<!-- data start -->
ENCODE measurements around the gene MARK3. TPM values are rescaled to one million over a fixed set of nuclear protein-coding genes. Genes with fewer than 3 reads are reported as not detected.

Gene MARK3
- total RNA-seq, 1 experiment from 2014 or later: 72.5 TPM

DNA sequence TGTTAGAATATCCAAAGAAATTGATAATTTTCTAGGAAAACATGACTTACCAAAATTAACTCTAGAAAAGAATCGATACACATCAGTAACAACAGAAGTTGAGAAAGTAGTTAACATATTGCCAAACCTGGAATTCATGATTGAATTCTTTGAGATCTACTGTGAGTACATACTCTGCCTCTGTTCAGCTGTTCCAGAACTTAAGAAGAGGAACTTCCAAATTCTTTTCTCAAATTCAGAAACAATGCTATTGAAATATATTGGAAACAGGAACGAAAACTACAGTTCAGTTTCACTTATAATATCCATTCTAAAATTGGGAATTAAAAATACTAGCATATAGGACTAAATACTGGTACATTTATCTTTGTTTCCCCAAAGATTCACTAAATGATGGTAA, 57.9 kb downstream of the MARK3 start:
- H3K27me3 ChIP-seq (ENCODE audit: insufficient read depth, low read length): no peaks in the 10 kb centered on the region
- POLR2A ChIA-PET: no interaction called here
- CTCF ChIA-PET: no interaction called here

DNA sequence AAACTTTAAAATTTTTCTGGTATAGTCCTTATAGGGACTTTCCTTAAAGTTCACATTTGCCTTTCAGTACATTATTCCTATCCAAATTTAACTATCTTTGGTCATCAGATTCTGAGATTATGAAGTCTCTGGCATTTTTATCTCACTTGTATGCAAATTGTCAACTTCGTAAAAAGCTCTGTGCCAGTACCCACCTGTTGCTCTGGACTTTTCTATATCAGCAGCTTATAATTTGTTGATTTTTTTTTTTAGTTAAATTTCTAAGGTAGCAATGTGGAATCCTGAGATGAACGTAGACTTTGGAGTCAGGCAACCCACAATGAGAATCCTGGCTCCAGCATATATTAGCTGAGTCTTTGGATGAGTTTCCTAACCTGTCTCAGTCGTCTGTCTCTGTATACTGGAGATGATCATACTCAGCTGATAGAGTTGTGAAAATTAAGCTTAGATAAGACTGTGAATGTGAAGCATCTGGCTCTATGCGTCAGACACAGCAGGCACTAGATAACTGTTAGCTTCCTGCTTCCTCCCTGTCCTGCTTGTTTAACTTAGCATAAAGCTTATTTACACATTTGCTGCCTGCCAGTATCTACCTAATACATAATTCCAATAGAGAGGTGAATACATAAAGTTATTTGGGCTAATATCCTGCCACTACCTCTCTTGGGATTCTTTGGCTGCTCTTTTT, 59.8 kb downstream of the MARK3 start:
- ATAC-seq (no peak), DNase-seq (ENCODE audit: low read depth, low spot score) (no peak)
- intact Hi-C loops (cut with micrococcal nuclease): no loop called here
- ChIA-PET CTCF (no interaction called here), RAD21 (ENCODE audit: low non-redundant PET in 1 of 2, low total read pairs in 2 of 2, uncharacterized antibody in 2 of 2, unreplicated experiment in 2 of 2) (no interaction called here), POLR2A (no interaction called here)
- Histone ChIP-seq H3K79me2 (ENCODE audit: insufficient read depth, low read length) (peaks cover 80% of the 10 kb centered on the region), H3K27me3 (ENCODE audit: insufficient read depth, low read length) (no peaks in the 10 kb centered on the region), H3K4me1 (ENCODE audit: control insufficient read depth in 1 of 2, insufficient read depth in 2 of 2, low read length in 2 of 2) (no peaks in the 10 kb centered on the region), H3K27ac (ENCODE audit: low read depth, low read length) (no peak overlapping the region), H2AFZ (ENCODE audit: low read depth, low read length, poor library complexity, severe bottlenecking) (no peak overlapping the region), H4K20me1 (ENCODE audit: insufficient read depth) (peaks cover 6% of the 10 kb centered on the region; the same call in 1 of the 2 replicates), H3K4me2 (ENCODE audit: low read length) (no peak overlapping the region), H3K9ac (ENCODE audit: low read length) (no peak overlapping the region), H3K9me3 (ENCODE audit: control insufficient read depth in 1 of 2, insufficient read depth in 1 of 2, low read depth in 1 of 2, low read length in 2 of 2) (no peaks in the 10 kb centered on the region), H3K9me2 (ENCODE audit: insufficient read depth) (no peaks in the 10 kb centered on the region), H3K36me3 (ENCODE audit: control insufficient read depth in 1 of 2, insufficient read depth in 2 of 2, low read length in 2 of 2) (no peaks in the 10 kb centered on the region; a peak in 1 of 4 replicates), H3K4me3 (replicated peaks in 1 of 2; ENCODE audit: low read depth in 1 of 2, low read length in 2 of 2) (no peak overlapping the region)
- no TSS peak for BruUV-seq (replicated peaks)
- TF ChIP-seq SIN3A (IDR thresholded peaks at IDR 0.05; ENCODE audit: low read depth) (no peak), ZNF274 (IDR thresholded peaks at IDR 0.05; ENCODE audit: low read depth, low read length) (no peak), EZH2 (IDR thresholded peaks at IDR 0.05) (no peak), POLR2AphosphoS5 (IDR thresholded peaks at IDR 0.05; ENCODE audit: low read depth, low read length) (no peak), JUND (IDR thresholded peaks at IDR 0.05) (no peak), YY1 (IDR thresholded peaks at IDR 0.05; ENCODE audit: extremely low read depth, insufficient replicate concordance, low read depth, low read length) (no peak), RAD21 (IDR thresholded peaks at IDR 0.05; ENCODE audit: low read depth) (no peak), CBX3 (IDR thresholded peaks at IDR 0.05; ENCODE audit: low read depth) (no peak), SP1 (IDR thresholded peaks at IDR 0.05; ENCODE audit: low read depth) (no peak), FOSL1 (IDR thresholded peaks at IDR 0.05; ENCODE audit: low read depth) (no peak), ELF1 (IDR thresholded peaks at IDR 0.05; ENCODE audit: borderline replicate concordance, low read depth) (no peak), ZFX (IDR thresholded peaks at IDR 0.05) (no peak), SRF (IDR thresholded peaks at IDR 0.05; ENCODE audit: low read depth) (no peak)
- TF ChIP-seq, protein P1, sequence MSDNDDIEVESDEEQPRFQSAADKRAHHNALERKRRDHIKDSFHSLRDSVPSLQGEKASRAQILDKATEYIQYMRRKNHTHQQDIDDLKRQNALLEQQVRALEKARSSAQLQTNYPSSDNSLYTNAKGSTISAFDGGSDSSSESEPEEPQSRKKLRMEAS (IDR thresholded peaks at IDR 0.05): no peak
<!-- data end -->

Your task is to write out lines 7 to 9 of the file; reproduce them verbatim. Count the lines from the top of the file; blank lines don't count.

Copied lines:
- CTCF ChIA-PET: no interaction called here

DNA sequence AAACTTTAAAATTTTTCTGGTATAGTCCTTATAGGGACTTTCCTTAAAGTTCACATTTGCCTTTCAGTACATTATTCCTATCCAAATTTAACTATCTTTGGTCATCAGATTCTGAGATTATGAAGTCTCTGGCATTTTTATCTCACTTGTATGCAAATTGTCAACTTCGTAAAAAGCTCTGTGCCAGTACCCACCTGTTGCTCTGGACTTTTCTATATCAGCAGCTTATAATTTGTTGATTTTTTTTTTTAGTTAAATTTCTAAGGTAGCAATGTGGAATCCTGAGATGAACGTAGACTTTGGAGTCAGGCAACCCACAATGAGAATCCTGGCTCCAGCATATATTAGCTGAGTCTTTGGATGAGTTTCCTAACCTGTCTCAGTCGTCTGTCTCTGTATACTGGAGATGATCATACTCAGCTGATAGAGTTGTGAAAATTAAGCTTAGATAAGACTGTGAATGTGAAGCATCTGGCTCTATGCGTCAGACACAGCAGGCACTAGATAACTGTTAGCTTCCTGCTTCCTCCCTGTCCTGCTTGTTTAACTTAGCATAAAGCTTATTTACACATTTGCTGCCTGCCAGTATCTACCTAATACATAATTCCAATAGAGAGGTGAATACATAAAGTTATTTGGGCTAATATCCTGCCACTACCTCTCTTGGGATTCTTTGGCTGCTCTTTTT, 59.8 kb downstream of the MARK3 start:
- ATAC-seq (no peak), DNase-seq (ENCODE audit: low read depth, low spot score) (no peak)